Exposition prolongée jusqu'au 16 décembre 2012 au Musée Archéologique de Lattes



    histoire siffre Tin-glazed pottery, or faience, is a type of earthenware which spread into France from Italy. Workshops flourished after the Renaissance and diversified into a large number of local styles, such as the famous Moustiers faience.

    Faience earthenware became fashionable in French bourgeois households since it was fine enough to reproduce the shapes and styles of silver plates and dishes which only aristocrats could afford, while offering a wide and subtle range of decorative styles and colours.

    histoire siffre Faience was superseded by industrial production from the 19th century, but stayed on as an artistic form of pottery production which collectors and art lovers have never ceased to appreciate.

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    Montpellier was a special case in that it had one of the oldest and largest medical faculties in Europe—Rabelais was a student there. This is why the town had many apothecaries, who ordered quantities of special vessels from local potters. The town's walls were belted round with pottery workshops where craftsmen used locally-dug clay to satisfy the demand, in the golden age of Montpellier faience. Montpellier was then the most famous centre for apothecary earthenware production in France.

    The Musée des Arts Décoratifs de Montpellier (Musée Sabatier d'Espeyran; see also the Musée de la Miséricorde, the museum of Miséricorde convent in Montpellier) exhibits some spectacular pieces of pharmacy pots, which could be very large and lavishly decorated.


    histoire siffre 3 By the 20th century, industrial ceramics replaced these workshops, which disappeared completely for over a century, but the craft of the past was revived by a young decorator on his return from the war in 1945. Paul Artus (1914 - 2007) researched archives and studied the tools, molds and implements left over by generations of Montpellier potters, gradually rediscovering the lost recipes of glazing mixtures by trial and error and perfecting his art until he became a veritable repository of earthenware lore and expert know-how.

    Paul Artus was joined in his workshop by his son Pierre and his son-in-law Henri Siffre, and generations of Montpellier inhabitants remember the relaxed and industrious atmosphere of the workshop in Rue de la Taillade, where Paul's career culminated in the 50s, 60s and 70s, leaving testimonies of his art, not only in exquisitely-wrought tableware, but in pieces such as a series of outdoor Calvary pieces and innumerable commemorative plaques or decorative house plaques which can still be seen in the streets of Montpellier.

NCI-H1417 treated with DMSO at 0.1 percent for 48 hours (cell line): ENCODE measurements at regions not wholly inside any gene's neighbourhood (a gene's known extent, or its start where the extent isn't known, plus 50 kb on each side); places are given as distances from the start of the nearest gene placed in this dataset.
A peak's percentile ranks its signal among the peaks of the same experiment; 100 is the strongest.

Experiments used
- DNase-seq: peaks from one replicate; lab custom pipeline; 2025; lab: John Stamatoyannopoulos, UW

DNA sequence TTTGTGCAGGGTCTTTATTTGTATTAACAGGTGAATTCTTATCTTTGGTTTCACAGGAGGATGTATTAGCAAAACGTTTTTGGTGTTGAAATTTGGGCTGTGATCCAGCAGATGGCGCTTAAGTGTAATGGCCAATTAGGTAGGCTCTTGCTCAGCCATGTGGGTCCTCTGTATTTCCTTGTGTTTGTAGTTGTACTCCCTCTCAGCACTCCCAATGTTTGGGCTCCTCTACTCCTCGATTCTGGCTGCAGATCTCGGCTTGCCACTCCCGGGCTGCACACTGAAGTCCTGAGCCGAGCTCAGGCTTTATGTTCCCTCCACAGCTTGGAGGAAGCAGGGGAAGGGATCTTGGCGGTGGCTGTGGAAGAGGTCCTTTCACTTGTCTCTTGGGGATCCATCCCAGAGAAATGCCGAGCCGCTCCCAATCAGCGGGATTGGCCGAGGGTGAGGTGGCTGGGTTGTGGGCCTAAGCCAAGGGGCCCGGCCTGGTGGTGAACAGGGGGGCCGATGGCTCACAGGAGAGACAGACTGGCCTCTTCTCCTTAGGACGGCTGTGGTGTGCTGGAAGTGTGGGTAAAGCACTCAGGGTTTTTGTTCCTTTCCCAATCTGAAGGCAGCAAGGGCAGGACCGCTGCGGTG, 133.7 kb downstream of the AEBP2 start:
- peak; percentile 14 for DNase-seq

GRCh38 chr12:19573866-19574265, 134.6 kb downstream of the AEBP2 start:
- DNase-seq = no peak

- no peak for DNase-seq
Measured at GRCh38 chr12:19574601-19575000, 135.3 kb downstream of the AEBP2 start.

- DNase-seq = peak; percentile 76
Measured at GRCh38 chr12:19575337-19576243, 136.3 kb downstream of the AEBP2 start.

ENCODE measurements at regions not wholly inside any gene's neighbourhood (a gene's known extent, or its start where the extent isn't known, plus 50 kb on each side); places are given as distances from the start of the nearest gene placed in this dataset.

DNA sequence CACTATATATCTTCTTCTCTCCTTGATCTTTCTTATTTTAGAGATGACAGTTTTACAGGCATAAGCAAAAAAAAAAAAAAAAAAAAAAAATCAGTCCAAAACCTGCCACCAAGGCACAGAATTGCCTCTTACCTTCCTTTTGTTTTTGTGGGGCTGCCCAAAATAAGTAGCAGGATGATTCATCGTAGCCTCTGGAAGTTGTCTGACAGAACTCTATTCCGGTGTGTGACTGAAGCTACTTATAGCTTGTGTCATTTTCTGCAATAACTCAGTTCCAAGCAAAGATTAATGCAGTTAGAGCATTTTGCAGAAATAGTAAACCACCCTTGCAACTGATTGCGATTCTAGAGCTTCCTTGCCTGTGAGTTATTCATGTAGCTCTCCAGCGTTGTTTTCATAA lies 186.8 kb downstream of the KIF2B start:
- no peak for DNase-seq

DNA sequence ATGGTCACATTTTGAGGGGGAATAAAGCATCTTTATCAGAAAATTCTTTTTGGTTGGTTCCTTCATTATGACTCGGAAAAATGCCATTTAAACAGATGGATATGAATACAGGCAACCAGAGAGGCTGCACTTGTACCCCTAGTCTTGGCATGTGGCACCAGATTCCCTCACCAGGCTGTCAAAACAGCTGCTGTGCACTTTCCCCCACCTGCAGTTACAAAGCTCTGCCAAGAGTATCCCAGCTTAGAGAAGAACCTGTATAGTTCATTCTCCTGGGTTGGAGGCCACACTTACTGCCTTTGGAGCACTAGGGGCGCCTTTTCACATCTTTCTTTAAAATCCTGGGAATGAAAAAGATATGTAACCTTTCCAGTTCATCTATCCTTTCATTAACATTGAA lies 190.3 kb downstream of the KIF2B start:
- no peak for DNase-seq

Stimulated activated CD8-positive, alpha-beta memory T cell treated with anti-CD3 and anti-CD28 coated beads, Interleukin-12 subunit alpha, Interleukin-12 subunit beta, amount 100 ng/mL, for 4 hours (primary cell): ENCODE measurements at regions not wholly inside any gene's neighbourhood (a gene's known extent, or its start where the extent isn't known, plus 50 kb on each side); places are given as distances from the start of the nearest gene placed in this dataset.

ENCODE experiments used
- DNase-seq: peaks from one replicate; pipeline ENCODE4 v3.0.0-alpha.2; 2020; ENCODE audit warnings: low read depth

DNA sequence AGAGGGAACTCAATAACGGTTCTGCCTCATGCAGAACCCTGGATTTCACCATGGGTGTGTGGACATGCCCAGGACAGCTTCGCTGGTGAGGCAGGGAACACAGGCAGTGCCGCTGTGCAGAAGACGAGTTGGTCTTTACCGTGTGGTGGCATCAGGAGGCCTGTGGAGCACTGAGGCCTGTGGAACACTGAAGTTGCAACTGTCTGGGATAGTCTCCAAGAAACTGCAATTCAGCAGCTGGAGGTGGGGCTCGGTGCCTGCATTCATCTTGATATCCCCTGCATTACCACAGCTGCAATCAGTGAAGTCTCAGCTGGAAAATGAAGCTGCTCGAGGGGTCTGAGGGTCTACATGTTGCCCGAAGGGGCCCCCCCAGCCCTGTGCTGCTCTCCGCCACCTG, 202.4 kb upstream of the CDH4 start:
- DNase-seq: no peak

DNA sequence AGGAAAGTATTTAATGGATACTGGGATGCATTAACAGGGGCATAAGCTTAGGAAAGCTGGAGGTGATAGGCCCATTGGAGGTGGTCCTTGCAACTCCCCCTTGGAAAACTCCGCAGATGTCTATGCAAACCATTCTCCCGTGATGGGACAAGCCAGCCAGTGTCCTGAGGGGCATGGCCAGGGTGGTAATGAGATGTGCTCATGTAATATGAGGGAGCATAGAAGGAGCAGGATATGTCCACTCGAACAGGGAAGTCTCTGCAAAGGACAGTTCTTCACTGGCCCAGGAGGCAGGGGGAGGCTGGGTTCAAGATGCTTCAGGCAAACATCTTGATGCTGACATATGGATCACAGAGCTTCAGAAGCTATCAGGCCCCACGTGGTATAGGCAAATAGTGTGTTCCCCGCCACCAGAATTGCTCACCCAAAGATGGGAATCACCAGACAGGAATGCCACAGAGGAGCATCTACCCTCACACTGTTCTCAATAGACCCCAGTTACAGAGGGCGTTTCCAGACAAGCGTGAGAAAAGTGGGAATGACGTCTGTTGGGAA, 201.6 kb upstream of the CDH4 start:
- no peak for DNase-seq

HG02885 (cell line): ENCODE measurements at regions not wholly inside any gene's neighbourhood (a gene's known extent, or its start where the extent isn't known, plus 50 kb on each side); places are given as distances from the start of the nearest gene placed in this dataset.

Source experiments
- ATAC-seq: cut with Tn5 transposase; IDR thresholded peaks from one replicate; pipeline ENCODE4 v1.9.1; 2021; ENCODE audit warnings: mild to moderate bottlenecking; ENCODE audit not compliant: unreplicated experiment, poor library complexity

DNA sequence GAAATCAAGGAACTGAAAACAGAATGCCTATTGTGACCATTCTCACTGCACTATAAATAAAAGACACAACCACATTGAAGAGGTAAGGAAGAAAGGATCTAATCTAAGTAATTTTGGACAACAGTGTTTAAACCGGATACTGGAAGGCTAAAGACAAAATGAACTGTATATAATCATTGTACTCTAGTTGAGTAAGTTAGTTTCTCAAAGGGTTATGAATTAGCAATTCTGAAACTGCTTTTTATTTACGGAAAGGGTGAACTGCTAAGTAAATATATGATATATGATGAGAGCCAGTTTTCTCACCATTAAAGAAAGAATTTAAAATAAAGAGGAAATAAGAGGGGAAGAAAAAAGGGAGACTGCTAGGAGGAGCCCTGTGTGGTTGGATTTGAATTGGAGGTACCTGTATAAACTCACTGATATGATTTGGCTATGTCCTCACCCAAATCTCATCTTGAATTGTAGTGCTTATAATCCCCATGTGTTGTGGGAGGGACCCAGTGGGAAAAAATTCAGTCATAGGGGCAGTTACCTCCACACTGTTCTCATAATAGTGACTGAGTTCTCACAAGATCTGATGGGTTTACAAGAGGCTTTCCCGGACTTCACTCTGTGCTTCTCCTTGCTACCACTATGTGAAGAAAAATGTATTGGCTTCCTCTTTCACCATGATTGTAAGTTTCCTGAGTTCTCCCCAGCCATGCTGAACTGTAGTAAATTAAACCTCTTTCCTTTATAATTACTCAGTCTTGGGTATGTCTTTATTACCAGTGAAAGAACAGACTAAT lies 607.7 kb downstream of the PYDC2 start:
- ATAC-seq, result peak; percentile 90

histoire siffre This was how the Faience de Montpellier style of tin-glazed pottery came to be revived, thanks to the hard work and commitment of a family who, to this day, have remained the sole inheritors of an age-old craft.


    histoire siffre François Siffre, Paul Artus' grandson, has played with clay since before he could walk, and he has taken up with passion the pursuit of his grandfather. He inherited Paul Artus' stock of material and tools, and proudly protects a collection of objects (such as original molds for tableware) passed down since the 18th century, and still in use.

    François was a young apprentice in his early teens, in 1980, and became an expert potter. He was recently commissioned by the Musée des Arts décoratifs de Montpellier and the Faculté de Pharmacie de Montpellier to reproduce some of the finest pieces in the collection of apothecary pots kept by the Montpellier medical school, and has been agreed to handle original museum pieces in order to make copies of historical pottery pieces with the French National Museums.

    François' wife, Virginie, is an expert in decoration ("grand feu" technique), and together they produce pieces which seem to emerge directly out of the 1780s—but are as handy and strong as they are pretty, and go unharmed in a dishwasher and microwave oven. François has also developed a more modern line of objects adapted to a variety of tastes, and he is pleased to give quotes and work to order so as to satisfy customers in search of a commemorative piece, a special present for a wedding or a birth, or any particular occasion or business occasions. histoire siffre


    In 2011, the pottery workshop moved from the area of Montpellier to the historical town of Pézenas in the Languedoc. Pézenas is famous for being where Molière's career was launched, when his patron the Prince de Conti stayed there and entertained his aristocratic friends with performances given by Molière's troupe in the 1650s. Pézenas plays a particular role in the Languedoc; once a brilliant and influent town where the aristocratic members of the Etats de Languedoc sat in sessions, it was punished by the King for its rebelliousness.

    Deprived of the privileges which its neighbour Montpellier benefited from, it lost its importance, thus preserving the original scale of its historical centre, which contains many jewels of 17th and 18th-century architecture. The town has capitalized on this exceptional inheritance by promoting the arts and crafts, and the little streets and sunny places of Pézenas are lined with workshops where artisans demonstrate their skills and offer their wares.

    This is where François and Virginie work and welcome visitors in the old town centre, at 25 rue de la Foire, Pézenas. No pottery lover should miss a visit to their workshop ! The workshop is open every day throughout Spring and Summer, and on weekends and holiday periods in Autumn and Winter.

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